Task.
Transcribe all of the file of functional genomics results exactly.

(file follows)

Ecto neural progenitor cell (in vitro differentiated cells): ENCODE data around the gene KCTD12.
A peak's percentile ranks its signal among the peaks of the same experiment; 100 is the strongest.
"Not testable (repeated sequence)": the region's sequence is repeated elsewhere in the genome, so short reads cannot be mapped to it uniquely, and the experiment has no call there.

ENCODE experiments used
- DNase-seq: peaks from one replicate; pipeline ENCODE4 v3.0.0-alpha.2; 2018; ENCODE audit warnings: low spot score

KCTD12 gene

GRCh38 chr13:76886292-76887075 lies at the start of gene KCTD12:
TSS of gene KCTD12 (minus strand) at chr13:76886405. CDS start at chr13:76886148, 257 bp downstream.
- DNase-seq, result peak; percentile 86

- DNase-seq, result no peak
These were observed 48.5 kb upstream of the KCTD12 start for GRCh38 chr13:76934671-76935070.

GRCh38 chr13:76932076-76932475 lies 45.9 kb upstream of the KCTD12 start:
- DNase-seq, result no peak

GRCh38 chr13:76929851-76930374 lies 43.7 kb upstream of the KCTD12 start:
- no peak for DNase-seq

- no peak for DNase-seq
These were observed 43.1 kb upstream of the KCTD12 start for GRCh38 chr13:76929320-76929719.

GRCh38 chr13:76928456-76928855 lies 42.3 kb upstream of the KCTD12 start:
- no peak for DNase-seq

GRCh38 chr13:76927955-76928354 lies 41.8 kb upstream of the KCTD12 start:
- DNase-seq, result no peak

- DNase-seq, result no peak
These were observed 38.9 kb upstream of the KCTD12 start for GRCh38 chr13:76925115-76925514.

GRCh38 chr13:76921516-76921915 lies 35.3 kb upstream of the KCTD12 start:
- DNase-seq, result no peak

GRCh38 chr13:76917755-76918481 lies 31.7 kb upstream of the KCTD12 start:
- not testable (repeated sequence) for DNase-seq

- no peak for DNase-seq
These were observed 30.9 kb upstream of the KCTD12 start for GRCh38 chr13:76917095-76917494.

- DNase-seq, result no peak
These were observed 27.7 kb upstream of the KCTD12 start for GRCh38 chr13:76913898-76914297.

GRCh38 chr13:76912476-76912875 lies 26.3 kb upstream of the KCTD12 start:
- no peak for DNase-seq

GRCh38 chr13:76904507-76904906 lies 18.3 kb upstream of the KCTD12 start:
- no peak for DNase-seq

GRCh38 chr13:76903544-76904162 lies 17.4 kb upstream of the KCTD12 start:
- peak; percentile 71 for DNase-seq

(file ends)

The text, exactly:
Ecto neural progenitor cell (in vitro differentiated cells): ENCODE data around the gene KCTD12.
A peak's percentile ranks its signal among the peaks of the same experiment; 100 is the strongest.
"Not testable (repeated sequence)": the region's sequence is repeated elsewhere in the genome, so short reads cannot be mapped to it uniquely, and the experiment has no call there.

ENCODE experiments used
- DNase-seq: peaks from one replicate; pipeline ENCODE4 v3.0.0-alpha.2; 2018; ENCODE audit warnings: low spot score

KCTD12 gene

GRCh38 chr13:76886292-76887075 lies at the start of gene KCTD12:
TSS of gene KCTD12 (minus strand) at chr13:76886405. CDS start at chr13:76886148, 257 bp downstream.
- DNase-seq, result peak; percentile 86

- DNase-seq, result no peak
These were observed 48.5 kb upstream of the KCTD12 start for GRCh38 chr13:76934671-76935070.

GRCh38 chr13:76932076-76932475 lies 45.9 kb upstream of the KCTD12 start:
- DNase-seq, result no peak

GRCh38 chr13:76929851-76930374 lies 43.7 kb upstream of the KCTD12 start:
- no peak for DNase-seq

- no peak for DNase-seq
These were observed 43.1 kb upstream of the KCTD12 start for GRCh38 chr13:76929320-76929719.

GRCh38 chr13:76928456-76928855 lies 42.3 kb upstream of the KCTD12 start:
- no peak for DNase-seq

GRCh38 chr13:76927955-76928354 lies 41.8 kb upstream of the KCTD12 start:
- DNase-seq, result no peak

- DNase-seq, result no peak
These were observed 38.9 kb upstream of the KCTD12 start for GRCh38 chr13:76925115-76925514.

GRCh38 chr13:76921516-76921915 lies 35.3 kb upstream of the KCTD12 start:
- DNase-seq, result no peak

GRCh38 chr13:76917755-76918481 lies 31.7 kb upstream of the KCTD12 start:
- not testable (repeated sequence) for DNase-seq

- no peak for DNase-seq
These were observed 30.9 kb upstream of the KCTD12 start for GRCh38 chr13:76917095-76917494.

- DNase-seq, result no peak
These were observed 27.7 kb upstream of the KCTD12 start for GRCh38 chr13:76913898-76914297.

GRCh38 chr13:76912476-76912875 lies 26.3 kb upstream of the KCTD12 start:
- no peak for DNase-seq

GRCh38 chr13:76904507-76904906 lies 18.3 kb upstream of the KCTD12 start:
- no peak for DNase-seq

GRCh38 chr13:76903544-76904162 lies 17.4 kb upstream of the KCTD12 start:
- peak; percentile 71 for DNase-seq